I’m sharing 4 of them that I (obviously) recorded. They each showcase a nice lesson.
The 1 2 3 and Done
Sometimes one Offer move, one Set move, and one Cement move are all you need. The game progresses clearly and heightens to a collaboratively-built punchline. This was the case with this one.
Games often last longer than three moves (Blackouts are usually two).
Even when a To The Ether game’s progression is clear, it’s often fun to play beyond the Cement move with the game the move cemented.
And sometimes there’s no place to go beyond the last move. So what do you do? You loop back. Starting the 2nd Pass can be a heavy mantle for the game’s Initiator; they don’t want to jump the gun if a final player is on the cusp of joining with a killer addition, but they don’t want much empty air settling in while they wait. I say, when in doubt, Reset.
So simply restarting the pattern is important enough; the Initiator shouldn’t delay a needed Reset because they’re overthinking what to say.
But now that a 2nd Pass has started – the Set Pass – the Initiator can be thinking about how they’d start a 3rd Pass. They have time – the 2nd pass will take some time to return to the Initiator. So if they can think of a line that will be funniest when spoke through the filter of another player down the pass? That’s gold. And that was the case with this one.
Note, too, that the fun connection of “hotter and hotter” of the 3rd Pass initiation and Lucy’s “looking at the sun” silo, meant that big laugh happened before the last player. THAT’S OKAY!!! Please, the Rule of 3s, like every rubric, is a tool not a rule.
The Characters in a Categories Run
1 2 3 and Done is very difficult to do when the first two moves are Poles – North & South, Hot & Cold, Love & Hate, Etc. & Et Al.
The inclination of the 3rd Player is to try and split the difference. It rarely works as the final move – only Harry Shearer can earn an edit with “lukewarm water.”
So it’s not 1 2 3 and Done. IT’S OKAY!!! What’s awesome is how quickly so many other improvisers rush on stage to support the ensemble. This group never hesitated to get on stage and support the moment without worry about “where it was going.” SIX players join the three already on stage, quickly and confidently establishing their own “I just love [blanking] lives” filter.
Now we label a “Categories Run” any sequence that can be reordered with just the same impact. “Blue,” “Yellow,” “Red,” for example, are contributions that would mean the same in any order. There’s nothing wrong with a Categories Run. When we recognize that we’re in one, though, the key is realizing “we’re not earning our edit on a progression.” So…that means…we have to double down on our Character and Emotion.
Clearly, I am a Patterns & Games guy. But Character and Emotion have to remain the heart of all improvisation.
And so, when the 1st Pass ends without a clear edit point, this group doubles down on the characters and emotions of their silos while honoring the verbal pattern.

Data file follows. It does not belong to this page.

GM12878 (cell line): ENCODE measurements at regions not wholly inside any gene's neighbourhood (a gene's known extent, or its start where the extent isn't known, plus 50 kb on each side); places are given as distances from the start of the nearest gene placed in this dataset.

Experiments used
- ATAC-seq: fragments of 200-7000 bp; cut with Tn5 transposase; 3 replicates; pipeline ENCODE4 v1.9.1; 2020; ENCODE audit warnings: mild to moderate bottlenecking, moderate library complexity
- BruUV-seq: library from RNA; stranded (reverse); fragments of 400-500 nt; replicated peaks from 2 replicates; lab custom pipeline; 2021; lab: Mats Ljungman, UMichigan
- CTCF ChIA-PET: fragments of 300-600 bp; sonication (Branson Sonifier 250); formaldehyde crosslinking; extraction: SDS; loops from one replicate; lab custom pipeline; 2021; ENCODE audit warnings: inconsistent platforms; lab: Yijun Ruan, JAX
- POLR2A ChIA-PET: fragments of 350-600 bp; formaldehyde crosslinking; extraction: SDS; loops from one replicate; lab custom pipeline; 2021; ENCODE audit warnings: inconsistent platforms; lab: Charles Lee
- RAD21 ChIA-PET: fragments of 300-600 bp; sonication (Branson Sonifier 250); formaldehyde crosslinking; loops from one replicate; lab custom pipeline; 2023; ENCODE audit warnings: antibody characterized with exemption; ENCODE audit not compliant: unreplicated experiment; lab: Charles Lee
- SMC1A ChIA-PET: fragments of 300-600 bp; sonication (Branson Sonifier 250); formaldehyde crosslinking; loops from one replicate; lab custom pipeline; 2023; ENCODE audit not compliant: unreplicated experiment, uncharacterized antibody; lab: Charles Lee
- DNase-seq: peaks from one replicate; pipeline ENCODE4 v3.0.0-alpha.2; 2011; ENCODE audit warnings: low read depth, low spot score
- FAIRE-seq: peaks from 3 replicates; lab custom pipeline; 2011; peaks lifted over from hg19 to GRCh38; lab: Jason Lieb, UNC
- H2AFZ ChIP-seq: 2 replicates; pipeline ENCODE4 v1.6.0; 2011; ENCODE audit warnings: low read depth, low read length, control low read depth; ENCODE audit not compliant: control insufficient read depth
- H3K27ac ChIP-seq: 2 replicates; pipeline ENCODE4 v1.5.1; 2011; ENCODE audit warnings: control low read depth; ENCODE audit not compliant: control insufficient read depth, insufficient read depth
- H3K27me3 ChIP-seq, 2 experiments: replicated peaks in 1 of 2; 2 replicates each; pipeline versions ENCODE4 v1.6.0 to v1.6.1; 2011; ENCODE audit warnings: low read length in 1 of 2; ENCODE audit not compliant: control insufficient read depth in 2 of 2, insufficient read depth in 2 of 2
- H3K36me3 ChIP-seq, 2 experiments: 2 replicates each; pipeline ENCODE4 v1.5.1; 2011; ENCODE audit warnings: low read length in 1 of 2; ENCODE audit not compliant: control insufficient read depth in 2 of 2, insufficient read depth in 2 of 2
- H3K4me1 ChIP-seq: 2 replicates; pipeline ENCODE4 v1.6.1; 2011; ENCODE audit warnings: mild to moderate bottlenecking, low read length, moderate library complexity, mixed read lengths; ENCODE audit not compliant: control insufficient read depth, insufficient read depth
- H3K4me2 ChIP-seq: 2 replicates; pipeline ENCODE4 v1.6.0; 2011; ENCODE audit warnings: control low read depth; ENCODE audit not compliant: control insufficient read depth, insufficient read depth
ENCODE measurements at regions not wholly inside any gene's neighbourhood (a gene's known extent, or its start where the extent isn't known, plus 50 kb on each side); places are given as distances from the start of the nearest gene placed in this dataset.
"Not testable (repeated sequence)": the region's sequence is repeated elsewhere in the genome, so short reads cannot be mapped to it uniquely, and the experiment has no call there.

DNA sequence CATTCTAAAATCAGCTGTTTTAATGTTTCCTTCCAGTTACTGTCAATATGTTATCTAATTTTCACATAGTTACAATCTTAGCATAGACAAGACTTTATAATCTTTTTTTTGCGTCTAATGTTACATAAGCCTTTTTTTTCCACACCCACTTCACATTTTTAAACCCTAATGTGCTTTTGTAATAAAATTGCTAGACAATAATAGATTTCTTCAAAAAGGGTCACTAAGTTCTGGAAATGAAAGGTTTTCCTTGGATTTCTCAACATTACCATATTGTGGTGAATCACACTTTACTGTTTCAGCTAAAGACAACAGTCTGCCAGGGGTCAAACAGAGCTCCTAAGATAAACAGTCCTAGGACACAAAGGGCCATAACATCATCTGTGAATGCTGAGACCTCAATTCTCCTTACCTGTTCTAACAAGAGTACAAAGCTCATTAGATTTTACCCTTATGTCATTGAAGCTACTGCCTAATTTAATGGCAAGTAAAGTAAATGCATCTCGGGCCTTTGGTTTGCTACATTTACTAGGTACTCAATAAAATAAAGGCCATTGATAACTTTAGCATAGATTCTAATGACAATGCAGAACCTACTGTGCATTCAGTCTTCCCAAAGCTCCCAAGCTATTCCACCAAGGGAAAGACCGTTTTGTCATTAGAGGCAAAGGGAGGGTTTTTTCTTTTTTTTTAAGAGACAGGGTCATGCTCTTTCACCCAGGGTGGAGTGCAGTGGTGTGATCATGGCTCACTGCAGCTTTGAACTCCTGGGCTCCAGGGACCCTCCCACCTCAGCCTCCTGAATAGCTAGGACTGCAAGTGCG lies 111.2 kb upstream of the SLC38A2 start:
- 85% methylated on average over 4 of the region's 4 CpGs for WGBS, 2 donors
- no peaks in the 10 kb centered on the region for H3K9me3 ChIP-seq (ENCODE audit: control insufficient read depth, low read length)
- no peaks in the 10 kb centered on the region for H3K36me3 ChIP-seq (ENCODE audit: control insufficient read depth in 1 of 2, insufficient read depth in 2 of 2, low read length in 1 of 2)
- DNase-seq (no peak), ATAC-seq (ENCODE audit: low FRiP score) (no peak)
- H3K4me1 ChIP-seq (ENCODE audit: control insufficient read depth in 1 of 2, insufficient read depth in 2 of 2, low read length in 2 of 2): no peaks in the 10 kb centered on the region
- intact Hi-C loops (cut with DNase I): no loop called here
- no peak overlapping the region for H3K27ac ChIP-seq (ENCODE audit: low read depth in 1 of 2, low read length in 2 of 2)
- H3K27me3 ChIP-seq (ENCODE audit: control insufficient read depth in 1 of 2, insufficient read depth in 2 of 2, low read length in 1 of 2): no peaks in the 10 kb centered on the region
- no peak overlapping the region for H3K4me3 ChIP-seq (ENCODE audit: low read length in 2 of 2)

Again, we don’t have to wait to reach the end of the pass to deliver an edit.
And let’s note that a straight line across the front of the stage is the least interesting stage picture for a To The Ether game. Improvisers end up falling into a line to denote a To The Ether game, and that position gets followed, but we should strive to bring more interesting stage pictures to all of improv’s Line games.
The Tight and Loose
Learn rigidly to play loosely. There’s absolutely value in playing tight patterns like the 1 2 3 and Done. So learn the rubrics and trust the value of their simplicity to connect you to your fellow players, the audience, and the moment.
But know it’d be a shame to ever sacrifice YOU to rigidly following the pattern. Again, the rubrics are tools not rules. Make them speak through you; don’t speak through them.
Of course, the key to being able to make a skill your own? Learn it rigidly to play loosely.
The following To The Ether was the final scene in this class’ Showcase – that‘s how much they embraced this simply complex pattern game.
It’s a Categories game, but… “Prettiest” is narrower than “1st place.” “Top Dog” needed “Boss” to precede it. And “being, like, really smart” while closer to the first two moves than the last two, also brings in a wrinkle. The verbal pattern is changed with a “like,” which is a nonsense word we don’t typically associate with “smart.”
Because it felt different, there’s no pairing of “smart” with another improviser stage left of our “top dog.” And, just like with lukewarm water, you can’t end on a reduction in force.
So we have a 2nd pass. Emotion heightens at every node. And, like the 1st Pass, the verbal pattern is kept tight, and then loosens with Kelly.
And then 3rd pass. In addition to heightening emotion we get a natural evolution of physicality. Tim and Jo at center both flex their arm muscles along with their contribution. Lucy delivers a karate kick like a boss and Jameson lifts a leg like a dog. And, Kelly, arms crossed, blows out the group’s emotional noise while keeping with her character.
It’s worth noting, too, that Kelly had earlier in the set, drawn the edit of a Hey Everybody by nature of playing her authentically, committed, rambling character (which was a joy in class as well). So in addition to all the rest of the reasons why this game ended, there is a callback by way of an audience- sees-the-improviser-authentically moment. That’s improv as improv does best.
And once in a lifetime will an audience have that shared experience of coming to know an improviser through their showing commitment to an ensemble by closing out two organic scenes in a Patterns & Games showcase.
That’s Improv As Improv Does Best.
Performers in these videos include: Jamie Allison, Tim Armstrong, Jameson Babbowski, Kelly Barnes, Annie Barone, Lucy Bno, Josh Cromwell, Bill Hancock, Felipe Nascimento, Jo Sandager, Drew Simmons, Shelby Van Stavern, and Hannah Zaino